Most Thai corporates that survived the financial crisis of 1997 are in good shape today, with some using their financial strength to expand abroad.
According to a survey by The Nation, most listed and non-listed corporates that struggled after the devaluation of the baht in 1997 now post healthy financial results, maintaining their debt-to-equity ratios at not over 2:1.
Companies listed on the Stock Exchange of Thailand reported an average debt-to-equity ratio of 1.31:1, while return on equity recorded an average of 3.75 per cent as of March 31.
On April 30, the SET reported that up to 40 per cent of total revenue in 2011 of listed companies was from overseas. This came from their direct investment overseas, as well as exports.A prime example of post-crisis recovery is Central Group, which had to sell some of its stake in Big C Supercenter to a foreign partner after the 1997 meltdown. Now, the group has bought it back. The group is also a market leader in local retail business, with 500 branches nationwide and total retail space of more than 2.5 million square metres as of last December 31. The group has also opened branches in Italy, and plans more overseas openings in Asia countries.
Sawasdi Horrungruang faced a debt burden after the baht’s devaluation in 1997 and lost his major stake in a steel business, but he hung on to his industrial-estate and property business, Hemaraj Land and Development. Last year, the company enjoyed revenue of Bt12.1 billion and net profit of Bt4.3 billion.
“After the financial crisis in 1997, we learned to manage our business risk and how to drive our business growth in line with the country’s and global economy changes,” Sawasdi has said.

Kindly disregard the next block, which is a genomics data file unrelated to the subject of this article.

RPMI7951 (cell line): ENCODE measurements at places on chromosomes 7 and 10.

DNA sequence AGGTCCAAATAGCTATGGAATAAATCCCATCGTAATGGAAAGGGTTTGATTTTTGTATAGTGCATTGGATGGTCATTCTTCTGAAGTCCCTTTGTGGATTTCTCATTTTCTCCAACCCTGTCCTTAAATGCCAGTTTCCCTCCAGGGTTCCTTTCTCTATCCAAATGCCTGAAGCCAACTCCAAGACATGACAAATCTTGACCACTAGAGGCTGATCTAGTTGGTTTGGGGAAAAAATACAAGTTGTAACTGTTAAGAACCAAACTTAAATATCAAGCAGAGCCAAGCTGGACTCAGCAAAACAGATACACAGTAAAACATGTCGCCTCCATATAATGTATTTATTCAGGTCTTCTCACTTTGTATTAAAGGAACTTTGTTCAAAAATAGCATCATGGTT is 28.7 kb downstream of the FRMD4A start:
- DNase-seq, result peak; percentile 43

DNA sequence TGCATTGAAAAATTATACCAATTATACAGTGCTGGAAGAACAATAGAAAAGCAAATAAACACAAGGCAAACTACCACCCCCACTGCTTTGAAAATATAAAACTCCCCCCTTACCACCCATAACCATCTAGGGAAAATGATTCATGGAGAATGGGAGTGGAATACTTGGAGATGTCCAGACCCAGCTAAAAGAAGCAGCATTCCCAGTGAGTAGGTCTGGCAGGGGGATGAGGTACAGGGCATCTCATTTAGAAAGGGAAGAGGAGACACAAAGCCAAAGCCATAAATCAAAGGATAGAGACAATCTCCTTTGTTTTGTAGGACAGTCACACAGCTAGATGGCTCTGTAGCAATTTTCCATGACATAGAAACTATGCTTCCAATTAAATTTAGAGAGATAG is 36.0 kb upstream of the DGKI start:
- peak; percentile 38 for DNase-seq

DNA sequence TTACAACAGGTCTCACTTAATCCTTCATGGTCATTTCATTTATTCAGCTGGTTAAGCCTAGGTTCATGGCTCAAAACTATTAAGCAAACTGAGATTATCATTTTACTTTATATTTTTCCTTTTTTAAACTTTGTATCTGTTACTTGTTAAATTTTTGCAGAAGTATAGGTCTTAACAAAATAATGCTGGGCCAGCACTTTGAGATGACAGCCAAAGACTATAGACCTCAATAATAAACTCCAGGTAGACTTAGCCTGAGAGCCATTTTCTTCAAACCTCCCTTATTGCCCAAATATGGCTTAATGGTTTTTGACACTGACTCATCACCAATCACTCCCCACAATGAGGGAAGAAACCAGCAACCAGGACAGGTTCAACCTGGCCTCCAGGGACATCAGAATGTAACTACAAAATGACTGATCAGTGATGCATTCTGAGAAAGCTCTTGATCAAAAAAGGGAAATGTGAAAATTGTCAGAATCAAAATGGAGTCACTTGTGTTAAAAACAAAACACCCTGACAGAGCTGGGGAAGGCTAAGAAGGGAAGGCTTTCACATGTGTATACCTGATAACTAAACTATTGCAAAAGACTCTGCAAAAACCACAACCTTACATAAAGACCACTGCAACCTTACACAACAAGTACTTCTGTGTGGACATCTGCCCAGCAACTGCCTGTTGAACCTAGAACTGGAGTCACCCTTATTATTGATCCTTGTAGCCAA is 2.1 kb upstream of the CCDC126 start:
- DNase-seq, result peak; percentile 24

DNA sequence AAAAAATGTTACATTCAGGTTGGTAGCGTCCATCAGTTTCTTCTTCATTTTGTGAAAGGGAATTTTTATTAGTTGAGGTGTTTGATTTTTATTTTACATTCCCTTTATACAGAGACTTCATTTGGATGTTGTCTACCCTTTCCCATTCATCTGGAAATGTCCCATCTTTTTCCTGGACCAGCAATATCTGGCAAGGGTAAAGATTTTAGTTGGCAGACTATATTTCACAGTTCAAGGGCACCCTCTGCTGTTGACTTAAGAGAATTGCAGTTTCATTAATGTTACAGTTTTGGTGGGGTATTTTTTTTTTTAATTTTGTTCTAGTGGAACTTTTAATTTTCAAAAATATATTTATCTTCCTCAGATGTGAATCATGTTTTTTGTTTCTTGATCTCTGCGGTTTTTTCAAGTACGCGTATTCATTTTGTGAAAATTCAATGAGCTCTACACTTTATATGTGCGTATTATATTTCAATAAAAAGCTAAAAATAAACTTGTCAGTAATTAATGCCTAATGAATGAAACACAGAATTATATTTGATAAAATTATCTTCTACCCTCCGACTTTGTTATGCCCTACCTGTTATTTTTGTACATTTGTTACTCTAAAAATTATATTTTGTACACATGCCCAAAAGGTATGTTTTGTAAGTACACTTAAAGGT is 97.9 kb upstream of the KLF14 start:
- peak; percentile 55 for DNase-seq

Italian-Thai Development, a leading construction firm that also faced a debt burden in 1997, now has construction projects valued at Bt144.29 billion both in Thailand and overseas, such as India and Mozambique, that will generate revenue until 2020. Last year, the company recorded revenue of Bt43.91 billion, down 4 per cent from 2012, and net profit of Bt992 million.
The property sector was hit hard by the 1997 crisis, forced to sell some stakes to foreign buyers, while some had to withdraw from the market altogether. But most of the survivors have emerged from the crisis as leaders in the real-estate market.One of these is Land & Houses, which had to sell a major stake to the Government of Singapore Government Investment Corporation (now GIC) in 1998. Last year, L&H successfully expanded into the US property market.
LPN Development, which took two years to restructure its debts worth Bt3.13 billion, now is a major developer of condominium projects, generating revenue of Bt14.4 billion and net profit of Bt2.3 billion last year. The company maintains its debt-to-equity ratio at not over 1.5:1.
LPN Development managing director Opas Sripayak said the company reduced its financial risk by focusing on cash management.
“We do business by using our own cash and also manage our construction and delivery processes to match our existing projects before launching new ones. This has helped us to enjoy healthy financial results since the 1997 crisis,” he said.